“If there was enough wind, it could maybe meet more than half or two-thirds of U.K. power demand on a relatively low power demand day. But instead what we are seeing is that actually we’ve got no wind and we are forced to fire up polluting coal-fired generation.”

“At first glance, that doesn’t tally up with the government’s ambition to decarbonize. But this is very much driven by the intermittent nature of renewables: both wind and solar,” [Konstantinov] added.

To repeat another point I have made before, resilience needs to be a vital element in any energy-supply system. That is, to put it mildly, difficult to reconcile with the intermittent nature of renewables.

On Wednesday (Bloomberg reported): “Wind generation only accounted for 5% of supplies late on Wednesday, while gas made up more than 60% of the U.K. total.”

Some of the deficit can, in the U.K.’s case (and elsewhere), be made up by coal-fired generation albeit with the complications described above. But then (via CNBC):

The U.K. has committed to phasing out coal power completely by Oct. 2024 to cut carbon emissions.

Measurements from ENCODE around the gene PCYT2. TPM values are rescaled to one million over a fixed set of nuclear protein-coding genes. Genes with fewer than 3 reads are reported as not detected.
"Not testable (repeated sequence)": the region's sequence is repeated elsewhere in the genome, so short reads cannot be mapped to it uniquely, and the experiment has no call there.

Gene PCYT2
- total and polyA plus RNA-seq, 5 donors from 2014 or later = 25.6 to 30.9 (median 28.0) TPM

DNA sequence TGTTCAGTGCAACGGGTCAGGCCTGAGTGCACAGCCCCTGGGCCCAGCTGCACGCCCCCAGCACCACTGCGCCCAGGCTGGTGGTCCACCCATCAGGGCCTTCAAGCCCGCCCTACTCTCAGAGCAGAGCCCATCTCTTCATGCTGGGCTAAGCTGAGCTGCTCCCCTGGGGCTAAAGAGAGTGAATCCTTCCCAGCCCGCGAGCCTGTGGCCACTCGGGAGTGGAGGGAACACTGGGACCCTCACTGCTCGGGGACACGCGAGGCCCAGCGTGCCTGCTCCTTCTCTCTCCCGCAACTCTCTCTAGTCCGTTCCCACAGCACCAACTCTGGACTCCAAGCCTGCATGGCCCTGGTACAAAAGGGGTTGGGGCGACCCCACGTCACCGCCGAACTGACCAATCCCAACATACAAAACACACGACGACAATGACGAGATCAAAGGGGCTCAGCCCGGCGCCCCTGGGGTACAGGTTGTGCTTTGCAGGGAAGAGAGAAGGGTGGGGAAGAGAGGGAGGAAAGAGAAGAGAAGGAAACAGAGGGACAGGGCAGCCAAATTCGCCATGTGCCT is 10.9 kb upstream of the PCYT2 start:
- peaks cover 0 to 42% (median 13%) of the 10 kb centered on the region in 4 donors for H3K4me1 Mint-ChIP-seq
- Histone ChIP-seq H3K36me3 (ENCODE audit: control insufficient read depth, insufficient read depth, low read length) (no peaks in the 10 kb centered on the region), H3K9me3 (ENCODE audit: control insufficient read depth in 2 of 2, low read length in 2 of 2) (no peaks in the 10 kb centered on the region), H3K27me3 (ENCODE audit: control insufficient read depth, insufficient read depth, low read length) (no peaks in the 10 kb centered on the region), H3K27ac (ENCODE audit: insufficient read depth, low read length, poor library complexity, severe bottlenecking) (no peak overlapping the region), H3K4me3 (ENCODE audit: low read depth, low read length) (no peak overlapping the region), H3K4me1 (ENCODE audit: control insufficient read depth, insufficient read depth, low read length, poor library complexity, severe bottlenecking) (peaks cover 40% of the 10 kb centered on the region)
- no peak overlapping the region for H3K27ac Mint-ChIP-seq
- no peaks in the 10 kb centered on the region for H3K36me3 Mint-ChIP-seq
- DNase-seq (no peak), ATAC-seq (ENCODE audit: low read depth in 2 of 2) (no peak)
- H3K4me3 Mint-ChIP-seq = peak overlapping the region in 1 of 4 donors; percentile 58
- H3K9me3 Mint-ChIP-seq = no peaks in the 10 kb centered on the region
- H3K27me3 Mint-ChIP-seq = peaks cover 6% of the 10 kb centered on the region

What about nuclear?


By 2024 five of the U.K.’s eight nuclear plants will be halted permanently.


On September 15 Michael Shellenberger tweeted:

When I was in the in UK 2 years ago the country’s leading experts assured me that Britain didn’t need another 2 GW nuclear plant because wind energy was cheap and, in a pinch, they could just import power from France. Now, the wind’s barely blowing & the interconnect has failed.

(Do read the whole darkly amusing thread that follows this first volley.)

The interconnect (with France) has failed? Not quite, but close enough.

The Financial Times (September 15):

A large fire at Britain’s main electricity subsea cable will reduce imports from France until the end of March, National Grid has warned, triggering fears over tight supplies at a time when power prices have surged to record highs.

The FTSE 100 energy company said on Wednesday morning that a blaze had broken out at Sellindge near Ashford in Kent, where underground cables that are part of the IFA1 interconnector link up to a converter station. Emergency services have been in attendance most of the day.

Natural gas prices in the UK, which had hit record highs in recent weeks, soared more than 18 per cent on the news, with traders calculating that gas-fired power stations would need to run harder in coming weeks — and potentially months — to compensate for the loss of imports.

At £1.89 a therm, gas prices are more than double the level they traded at just two months ago and more than five times last September’s level.

The IFA1 interconnector has been used to import electricity from France, generated largely by nuclear power, to balance the UK grid, since it opened in 1986. It was only operating at half capacity at the time of the fire because of planned maintenance work . . .

But at least Brexit Britain doesn’t have to inflict higher carbon prices on its electricity consumers.